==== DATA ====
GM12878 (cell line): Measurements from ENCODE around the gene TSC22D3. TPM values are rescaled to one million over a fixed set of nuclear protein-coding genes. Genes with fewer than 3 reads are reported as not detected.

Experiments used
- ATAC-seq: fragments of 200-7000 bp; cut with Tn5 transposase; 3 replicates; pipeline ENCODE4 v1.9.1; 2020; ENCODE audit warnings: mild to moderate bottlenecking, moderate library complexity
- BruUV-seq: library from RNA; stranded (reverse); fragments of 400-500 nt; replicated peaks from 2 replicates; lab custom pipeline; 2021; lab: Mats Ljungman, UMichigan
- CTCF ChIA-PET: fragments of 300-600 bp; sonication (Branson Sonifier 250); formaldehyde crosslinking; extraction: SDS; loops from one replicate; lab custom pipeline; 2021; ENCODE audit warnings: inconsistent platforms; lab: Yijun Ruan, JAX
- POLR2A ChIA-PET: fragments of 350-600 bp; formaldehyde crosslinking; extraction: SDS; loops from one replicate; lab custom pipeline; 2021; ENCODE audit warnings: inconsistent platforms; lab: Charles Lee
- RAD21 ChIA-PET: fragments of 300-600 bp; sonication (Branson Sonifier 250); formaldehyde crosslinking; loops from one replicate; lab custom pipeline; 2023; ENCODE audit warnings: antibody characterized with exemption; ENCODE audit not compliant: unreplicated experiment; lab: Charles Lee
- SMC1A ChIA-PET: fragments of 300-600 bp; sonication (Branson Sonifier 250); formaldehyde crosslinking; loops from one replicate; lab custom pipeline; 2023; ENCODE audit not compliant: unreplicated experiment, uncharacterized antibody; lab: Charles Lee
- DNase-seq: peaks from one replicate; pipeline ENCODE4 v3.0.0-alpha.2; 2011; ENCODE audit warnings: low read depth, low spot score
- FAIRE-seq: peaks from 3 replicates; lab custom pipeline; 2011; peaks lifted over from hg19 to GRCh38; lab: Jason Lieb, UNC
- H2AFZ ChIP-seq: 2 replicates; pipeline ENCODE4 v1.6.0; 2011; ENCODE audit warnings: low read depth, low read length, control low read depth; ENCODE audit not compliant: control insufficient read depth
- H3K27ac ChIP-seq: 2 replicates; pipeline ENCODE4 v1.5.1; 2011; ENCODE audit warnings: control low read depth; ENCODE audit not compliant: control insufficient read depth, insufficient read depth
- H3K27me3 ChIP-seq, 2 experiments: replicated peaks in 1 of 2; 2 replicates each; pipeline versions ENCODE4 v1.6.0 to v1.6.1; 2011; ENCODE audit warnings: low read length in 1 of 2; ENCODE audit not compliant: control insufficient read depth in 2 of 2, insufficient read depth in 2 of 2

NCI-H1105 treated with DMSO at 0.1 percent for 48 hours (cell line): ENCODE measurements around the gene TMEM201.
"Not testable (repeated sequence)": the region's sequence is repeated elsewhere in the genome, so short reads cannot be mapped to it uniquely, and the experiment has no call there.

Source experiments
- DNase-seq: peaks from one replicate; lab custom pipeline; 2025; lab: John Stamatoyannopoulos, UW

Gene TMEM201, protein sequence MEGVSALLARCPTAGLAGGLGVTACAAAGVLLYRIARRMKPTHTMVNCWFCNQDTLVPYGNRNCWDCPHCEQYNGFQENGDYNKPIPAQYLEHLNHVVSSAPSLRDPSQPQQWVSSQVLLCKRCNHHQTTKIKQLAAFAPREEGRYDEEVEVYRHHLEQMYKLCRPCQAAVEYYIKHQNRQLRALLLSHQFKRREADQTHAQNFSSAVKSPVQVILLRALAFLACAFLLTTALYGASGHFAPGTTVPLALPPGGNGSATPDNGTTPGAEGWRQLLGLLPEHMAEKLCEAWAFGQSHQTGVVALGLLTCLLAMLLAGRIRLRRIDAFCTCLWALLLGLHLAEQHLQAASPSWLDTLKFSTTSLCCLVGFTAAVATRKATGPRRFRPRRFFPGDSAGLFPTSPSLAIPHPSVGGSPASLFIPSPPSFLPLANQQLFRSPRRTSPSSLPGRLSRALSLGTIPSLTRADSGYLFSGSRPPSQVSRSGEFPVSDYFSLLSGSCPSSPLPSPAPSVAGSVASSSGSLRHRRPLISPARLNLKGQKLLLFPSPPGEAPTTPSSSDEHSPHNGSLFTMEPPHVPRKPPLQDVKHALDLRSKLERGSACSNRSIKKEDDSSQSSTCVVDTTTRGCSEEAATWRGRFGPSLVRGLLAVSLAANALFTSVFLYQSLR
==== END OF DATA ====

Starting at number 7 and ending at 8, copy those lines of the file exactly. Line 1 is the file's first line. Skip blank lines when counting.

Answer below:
- RAD21 ChIA-PET: fragments of 300-600 bp; sonication (Branson Sonifier 250); formaldehyde crosslinking; loops from one replicate; lab custom pipeline; 2023; ENCODE audit warnings: antibody characterized with exemption; ENCODE audit not compliant: unreplicated experiment; lab: Charles Lee
- SMC1A ChIA-PET: fragments of 300-600 bp; sonication (Branson Sonifier 250); formaldehyde crosslinking; loops from one replicate; lab custom pipeline; 2023; ENCODE audit not compliant: unreplicated experiment, uncharacterized antibody; lab: Charles Lee